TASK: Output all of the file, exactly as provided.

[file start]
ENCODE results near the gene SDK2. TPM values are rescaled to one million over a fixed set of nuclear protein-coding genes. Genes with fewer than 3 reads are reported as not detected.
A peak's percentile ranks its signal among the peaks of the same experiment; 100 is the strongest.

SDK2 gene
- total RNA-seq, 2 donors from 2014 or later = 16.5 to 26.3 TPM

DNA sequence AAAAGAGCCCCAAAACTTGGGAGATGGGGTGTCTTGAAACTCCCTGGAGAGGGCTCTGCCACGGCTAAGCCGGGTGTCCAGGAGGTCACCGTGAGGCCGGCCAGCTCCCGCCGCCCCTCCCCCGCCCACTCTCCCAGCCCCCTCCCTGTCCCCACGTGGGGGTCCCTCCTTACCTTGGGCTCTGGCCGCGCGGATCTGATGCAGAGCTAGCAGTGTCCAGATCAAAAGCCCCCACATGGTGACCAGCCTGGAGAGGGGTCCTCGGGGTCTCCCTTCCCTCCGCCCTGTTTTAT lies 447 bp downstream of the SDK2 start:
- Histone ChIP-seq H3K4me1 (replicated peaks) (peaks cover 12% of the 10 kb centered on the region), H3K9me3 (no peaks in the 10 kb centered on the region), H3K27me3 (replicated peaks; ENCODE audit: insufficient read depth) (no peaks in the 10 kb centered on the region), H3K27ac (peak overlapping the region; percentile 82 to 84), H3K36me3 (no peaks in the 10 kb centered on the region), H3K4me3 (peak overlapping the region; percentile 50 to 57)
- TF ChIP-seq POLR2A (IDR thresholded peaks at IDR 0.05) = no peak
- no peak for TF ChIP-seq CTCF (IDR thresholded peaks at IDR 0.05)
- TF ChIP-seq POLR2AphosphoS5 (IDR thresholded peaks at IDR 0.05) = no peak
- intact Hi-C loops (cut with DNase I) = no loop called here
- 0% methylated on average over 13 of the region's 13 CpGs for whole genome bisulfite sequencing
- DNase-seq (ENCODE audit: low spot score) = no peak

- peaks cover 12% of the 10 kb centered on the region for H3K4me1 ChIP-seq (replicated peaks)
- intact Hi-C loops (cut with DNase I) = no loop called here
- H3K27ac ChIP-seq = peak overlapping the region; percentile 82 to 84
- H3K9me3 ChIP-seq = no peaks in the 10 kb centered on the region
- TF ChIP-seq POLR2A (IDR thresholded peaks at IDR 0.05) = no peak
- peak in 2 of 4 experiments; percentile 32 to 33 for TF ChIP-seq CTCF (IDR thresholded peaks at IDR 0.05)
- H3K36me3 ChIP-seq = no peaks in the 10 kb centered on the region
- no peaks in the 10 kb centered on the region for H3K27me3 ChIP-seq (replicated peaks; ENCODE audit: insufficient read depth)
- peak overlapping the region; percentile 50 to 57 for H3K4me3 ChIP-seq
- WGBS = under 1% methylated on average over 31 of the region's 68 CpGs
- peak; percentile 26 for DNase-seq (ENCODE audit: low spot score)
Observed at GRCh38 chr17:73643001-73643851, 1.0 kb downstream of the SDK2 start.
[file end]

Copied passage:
ENCODE results near the gene SDK2. TPM values are rescaled to one million over a fixed set of nuclear protein-coding genes. Genes with fewer than 3 reads are reported as not detected.
A peak's percentile ranks its signal among the peaks of the same experiment; 100 is the strongest.

SDK2 gene
- total RNA-seq, 2 donors from 2014 or later = 16.5 to 26.3 TPM

DNA sequence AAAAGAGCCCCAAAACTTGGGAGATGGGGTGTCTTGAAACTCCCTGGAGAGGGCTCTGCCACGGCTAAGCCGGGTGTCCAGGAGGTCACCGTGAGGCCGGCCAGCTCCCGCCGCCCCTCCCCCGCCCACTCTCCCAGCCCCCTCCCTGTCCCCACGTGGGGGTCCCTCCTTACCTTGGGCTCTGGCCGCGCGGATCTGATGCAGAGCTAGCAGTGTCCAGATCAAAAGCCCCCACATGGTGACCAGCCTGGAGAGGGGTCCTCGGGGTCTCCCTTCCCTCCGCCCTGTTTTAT lies 447 bp downstream of the SDK2 start:
- Histone ChIP-seq H3K4me1 (replicated peaks) (peaks cover 12% of the 10 kb centered on the region), H3K9me3 (no peaks in the 10 kb centered on the region), H3K27me3 (replicated peaks; ENCODE audit: insufficient read depth) (no peaks in the 10 kb centered on the region), H3K27ac (peak overlapping the region; percentile 82 to 84), H3K36me3 (no peaks in the 10 kb centered on the region), H3K4me3 (peak overlapping the region; percentile 50 to 57)
- TF ChIP-seq POLR2A (IDR thresholded peaks at IDR 0.05) = no peak
- no peak for TF ChIP-seq CTCF (IDR thresholded peaks at IDR 0.05)
- TF ChIP-seq POLR2AphosphoS5 (IDR thresholded peaks at IDR 0.05) = no peak
- intact Hi-C loops (cut with DNase I) = no loop called here
- 0% methylated on average over 13 of the region's 13 CpGs for whole genome bisulfite sequencing
- DNase-seq (ENCODE audit: low spot score) = no peak

- peaks cover 12% of the 10 kb centered on the region for H3K4me1 ChIP-seq (replicated peaks)
- intact Hi-C loops (cut with DNase I) = no loop called here
- H3K27ac ChIP-seq = peak overlapping the region; percentile 82 to 84
- H3K9me3 ChIP-seq = no peaks in the 10 kb centered on the region
- TF ChIP-seq POLR2A (IDR thresholded peaks at IDR 0.05) = no peak
- peak in 2 of 4 experiments; percentile 32 to 33 for TF ChIP-seq CTCF (IDR thresholded peaks at IDR 0.05)
- H3K36me3 ChIP-seq = no peaks in the 10 kb centered on the region
- no peaks in the 10 kb centered on the region for H3K27me3 ChIP-seq (replicated peaks; ENCODE audit: insufficient read depth)
- peak overlapping the region; percentile 50 to 57 for H3K4me3 ChIP-seq
- WGBS = under 1% methylated on average over 31 of the region's 68 CpGs
- peak; percentile 26 for DNase-seq (ENCODE audit: low spot score)
Observed at GRCh38 chr17:73643001-73643851, 1.0 kb downstream of the SDK2 start.